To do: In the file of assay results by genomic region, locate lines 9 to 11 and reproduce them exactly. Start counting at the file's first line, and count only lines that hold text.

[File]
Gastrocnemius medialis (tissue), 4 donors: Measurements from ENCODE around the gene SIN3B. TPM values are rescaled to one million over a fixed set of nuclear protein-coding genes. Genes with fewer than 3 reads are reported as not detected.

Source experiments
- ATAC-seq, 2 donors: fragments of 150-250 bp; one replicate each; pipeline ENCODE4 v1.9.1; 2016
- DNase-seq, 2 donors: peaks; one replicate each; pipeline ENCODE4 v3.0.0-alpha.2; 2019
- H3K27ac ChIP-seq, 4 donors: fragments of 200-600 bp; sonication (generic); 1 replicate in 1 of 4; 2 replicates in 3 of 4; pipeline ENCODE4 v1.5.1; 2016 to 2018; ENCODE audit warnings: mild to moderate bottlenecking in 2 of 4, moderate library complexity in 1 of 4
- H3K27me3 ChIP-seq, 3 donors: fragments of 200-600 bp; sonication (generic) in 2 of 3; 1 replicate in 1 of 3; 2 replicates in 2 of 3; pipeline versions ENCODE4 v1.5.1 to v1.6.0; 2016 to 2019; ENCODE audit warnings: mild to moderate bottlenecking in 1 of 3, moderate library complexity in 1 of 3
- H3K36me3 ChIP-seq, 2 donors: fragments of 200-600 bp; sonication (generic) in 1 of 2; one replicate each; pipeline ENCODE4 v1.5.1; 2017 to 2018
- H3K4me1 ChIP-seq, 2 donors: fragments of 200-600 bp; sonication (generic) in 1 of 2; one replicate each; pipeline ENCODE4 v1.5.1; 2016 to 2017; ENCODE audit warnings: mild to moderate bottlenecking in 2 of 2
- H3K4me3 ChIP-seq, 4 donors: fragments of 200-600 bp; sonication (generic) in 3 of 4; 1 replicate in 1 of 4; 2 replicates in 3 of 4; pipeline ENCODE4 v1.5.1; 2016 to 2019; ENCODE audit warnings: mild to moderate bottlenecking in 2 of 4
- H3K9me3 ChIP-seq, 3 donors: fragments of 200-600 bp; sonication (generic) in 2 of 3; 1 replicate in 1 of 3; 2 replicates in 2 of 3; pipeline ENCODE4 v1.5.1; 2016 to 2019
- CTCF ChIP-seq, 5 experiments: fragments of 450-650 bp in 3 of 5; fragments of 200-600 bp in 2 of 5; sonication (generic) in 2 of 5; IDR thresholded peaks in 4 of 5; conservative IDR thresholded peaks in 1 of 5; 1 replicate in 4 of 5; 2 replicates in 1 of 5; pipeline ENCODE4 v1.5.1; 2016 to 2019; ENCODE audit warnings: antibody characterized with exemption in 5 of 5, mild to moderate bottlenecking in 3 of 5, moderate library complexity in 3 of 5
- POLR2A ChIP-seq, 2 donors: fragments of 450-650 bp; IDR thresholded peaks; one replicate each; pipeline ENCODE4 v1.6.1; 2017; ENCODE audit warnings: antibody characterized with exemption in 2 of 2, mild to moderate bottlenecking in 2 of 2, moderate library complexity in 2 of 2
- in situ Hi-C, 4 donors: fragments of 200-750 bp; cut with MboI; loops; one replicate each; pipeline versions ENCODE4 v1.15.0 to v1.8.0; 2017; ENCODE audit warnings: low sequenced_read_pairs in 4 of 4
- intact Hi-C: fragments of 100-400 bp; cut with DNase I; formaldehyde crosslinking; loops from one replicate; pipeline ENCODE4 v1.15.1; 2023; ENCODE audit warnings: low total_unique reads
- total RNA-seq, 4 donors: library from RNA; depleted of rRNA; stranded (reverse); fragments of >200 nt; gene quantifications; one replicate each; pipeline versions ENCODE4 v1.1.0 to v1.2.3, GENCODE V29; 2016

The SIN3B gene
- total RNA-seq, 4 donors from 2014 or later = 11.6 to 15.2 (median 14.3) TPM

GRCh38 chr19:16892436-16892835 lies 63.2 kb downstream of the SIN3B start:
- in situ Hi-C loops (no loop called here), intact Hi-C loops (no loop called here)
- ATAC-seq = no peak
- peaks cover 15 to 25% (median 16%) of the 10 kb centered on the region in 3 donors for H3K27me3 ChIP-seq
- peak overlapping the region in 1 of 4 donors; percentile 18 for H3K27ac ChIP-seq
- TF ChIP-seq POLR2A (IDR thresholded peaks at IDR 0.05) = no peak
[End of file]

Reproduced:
- H3K4me3 ChIP-seq, 4 donors: fragments of 200-600 bp; sonication (generic) in 3 of 4; 1 replicate in 1 of 4; 2 replicates in 3 of 4; pipeline ENCODE4 v1.5.1; 2016 to 2019; ENCODE audit warnings: mild to moderate bottlenecking in 2 of 4
- H3K9me3 ChIP-seq, 3 donors: fragments of 200-600 bp; sonication (generic) in 2 of 3; 1 replicate in 1 of 3; 2 replicates in 2 of 3; pipeline ENCODE4 v1.5.1; 2016 to 2019
- CTCF ChIP-seq, 5 experiments: fragments of 450-650 bp in 3 of 5; fragments of 200-600 bp in 2 of 5; sonication (generic) in 2 of 5; IDR thresholded peaks in 4 of 5; conservative IDR thresholded peaks in 1 of 5; 1 replicate in 4 of 5; 2 replicates in 1 of 5; pipeline ENCODE4 v1.5.1; 2016 to 2019; ENCODE audit warnings: antibody characterized with exemption in 5 of 5, mild to moderate bottlenecking in 3 of 5, moderate library complexity in 3 of 5